Brienne is a fighter and a knight, and dressed in her armor looks considerably larger than her tall and slender frame. Off screen the svelte and tall Gwendoline sizzles in this fiery red gown which accentuates her tiny waist and adds some curves.
Gwendoline adds to the vintage Hollywood glamor look with tight finger-waved hair and ruby red lips. Brienne the beauty is right. As a slave her clothing is simple, and often revealing, with a large collar around her neck to show she belongs to someone.
Kit as Jon Snow looks a little bit like a yeti wandering around with his huge curls and equally furry cloak in the wintry scenes in Westeros. Kit is a man transformed in this later photo.
Gone are the heavy layers and his wild mane is tamed thanks to some carefully applied products. As well as being a knight of the Kings-guard, he is also a lover of his twin sister Cersei with the two had a child together.
As the King of the North, Robb wears the heavy black brocade robes of a king with elaborate clasps. Off screen the handsome actor behind the king, Richard Madden also opts for t shirts and comic-con.
Despite this, he enjoyed growing up with the family. He is often found in armor or quilted shirts. Theon is played by the real-life brother of British singer Lily Allen, Alfie.
Here he scrubs up well in a classic black double-breasted suit and matching black tie. And not a glimpse of grimy quilted fabric anywhere.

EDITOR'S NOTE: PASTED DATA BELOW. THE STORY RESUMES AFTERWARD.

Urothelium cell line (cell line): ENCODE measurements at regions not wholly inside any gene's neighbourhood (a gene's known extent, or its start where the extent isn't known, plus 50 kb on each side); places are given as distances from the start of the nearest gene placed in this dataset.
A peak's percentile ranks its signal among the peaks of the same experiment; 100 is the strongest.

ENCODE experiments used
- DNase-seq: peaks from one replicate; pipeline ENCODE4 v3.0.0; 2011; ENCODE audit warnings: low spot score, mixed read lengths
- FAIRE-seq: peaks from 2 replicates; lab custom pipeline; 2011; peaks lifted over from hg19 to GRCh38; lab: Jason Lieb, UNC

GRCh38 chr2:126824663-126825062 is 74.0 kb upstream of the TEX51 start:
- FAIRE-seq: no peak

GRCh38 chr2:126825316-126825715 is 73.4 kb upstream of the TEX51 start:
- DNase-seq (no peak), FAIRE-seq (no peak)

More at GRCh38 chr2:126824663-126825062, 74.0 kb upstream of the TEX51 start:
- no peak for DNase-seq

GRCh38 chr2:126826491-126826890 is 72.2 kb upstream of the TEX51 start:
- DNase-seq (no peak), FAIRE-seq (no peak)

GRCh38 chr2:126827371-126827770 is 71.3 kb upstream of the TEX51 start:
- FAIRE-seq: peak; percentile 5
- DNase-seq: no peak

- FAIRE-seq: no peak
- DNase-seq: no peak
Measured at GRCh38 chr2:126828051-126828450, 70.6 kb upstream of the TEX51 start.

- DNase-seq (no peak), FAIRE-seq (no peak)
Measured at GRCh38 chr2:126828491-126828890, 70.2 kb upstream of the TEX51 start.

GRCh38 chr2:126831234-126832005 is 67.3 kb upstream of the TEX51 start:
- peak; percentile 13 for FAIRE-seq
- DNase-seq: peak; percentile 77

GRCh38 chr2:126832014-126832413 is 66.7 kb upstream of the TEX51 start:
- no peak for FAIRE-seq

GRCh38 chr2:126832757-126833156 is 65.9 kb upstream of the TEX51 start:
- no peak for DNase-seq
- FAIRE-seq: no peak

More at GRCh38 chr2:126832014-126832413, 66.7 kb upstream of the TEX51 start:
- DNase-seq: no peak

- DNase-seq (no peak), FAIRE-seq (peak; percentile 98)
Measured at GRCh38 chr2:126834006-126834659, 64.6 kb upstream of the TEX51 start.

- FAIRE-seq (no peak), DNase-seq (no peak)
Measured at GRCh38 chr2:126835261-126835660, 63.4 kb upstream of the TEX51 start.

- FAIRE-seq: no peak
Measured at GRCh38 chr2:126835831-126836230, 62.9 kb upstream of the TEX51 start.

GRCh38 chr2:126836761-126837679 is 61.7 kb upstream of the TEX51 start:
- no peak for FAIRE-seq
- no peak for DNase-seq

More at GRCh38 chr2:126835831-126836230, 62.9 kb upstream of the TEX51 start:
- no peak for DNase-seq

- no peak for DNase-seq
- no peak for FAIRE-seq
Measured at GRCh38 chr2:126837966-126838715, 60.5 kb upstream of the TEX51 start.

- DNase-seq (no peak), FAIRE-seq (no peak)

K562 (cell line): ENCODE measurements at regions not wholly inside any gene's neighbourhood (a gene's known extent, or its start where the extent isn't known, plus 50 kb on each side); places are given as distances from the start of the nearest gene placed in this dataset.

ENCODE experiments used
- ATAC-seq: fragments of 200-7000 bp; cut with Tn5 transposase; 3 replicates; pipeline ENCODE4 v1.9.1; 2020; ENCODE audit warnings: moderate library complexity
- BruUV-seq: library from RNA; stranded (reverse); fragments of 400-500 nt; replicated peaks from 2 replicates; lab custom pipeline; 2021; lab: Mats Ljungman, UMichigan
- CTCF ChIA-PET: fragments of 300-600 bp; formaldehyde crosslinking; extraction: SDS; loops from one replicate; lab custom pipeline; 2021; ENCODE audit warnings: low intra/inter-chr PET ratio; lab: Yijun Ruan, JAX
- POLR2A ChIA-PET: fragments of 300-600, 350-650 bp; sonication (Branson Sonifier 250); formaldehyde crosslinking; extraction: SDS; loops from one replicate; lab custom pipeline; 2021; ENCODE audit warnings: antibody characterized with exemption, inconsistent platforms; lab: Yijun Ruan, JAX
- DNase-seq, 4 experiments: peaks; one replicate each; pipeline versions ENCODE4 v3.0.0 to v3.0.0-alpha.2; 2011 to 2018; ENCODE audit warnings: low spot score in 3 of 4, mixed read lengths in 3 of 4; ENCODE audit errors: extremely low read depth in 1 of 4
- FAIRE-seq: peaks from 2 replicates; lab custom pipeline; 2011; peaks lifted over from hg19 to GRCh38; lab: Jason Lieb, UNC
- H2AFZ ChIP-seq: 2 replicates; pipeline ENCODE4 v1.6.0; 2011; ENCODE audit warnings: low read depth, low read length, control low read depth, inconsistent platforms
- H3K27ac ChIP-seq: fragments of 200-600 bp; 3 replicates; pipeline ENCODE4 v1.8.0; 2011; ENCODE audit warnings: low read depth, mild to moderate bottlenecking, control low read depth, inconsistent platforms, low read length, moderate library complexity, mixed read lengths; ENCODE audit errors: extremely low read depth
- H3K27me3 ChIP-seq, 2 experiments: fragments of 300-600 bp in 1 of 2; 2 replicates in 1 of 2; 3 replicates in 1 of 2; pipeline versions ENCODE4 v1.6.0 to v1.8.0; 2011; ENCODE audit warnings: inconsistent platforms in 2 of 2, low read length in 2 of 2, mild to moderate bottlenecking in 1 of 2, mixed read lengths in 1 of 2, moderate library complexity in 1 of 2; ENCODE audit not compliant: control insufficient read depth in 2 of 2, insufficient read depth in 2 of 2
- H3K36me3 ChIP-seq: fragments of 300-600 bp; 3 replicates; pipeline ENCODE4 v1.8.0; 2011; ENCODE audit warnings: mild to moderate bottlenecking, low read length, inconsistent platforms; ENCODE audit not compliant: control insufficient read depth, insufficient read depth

He was a thoroughly unlikeable character and was killed hours after his wedding to Margaery after being poisoned.
The young actor has taken some time off from acting since his time on Game of Thrones, although he appeared in many movies and on TV shows before the series.
But her delicate frame hides a powerful woman, leading an army which decimates its foes. Innocent, she is not! Here she is at the Louis Vuitton Series 2 Exhibition, working her best leather skirt and sultry look thanks to her sleek dark locks.
Craig Crosby Just one more thing to point at when the grandkids complain about their homework being hard.
As for the squirrel, well Maybe he's reading this right now. Or maybe he got eaten by a hawk. Same shit, different pile.
There are a variety of ways to go hunting these days, from using traps to rifles to bows, to even paying large sums of money to travel to Africa and shoot an animal that's already dying anyway, because you're kind of psychotic and want the experience of killing at least one of everything.
But for the more "pure" hunter -- someone who just wants to go and take what they need from nature -- it's a pretty simple affair.
And maybe that's what one hunter in Dryden, Ontario thought when he set out one day with his bow and a plan to stake out a spot in a tree perch and await his prey.
The problem for this particular hunter was that he wasn't the only beast in the woods that day, and he wasn't the only one who thought that particular tree would make a great place to relax.
In fact, seven black bears had the same damn idea. Imagine being stuck in some tree branches with a bow and arrows, and a bear comes loping along.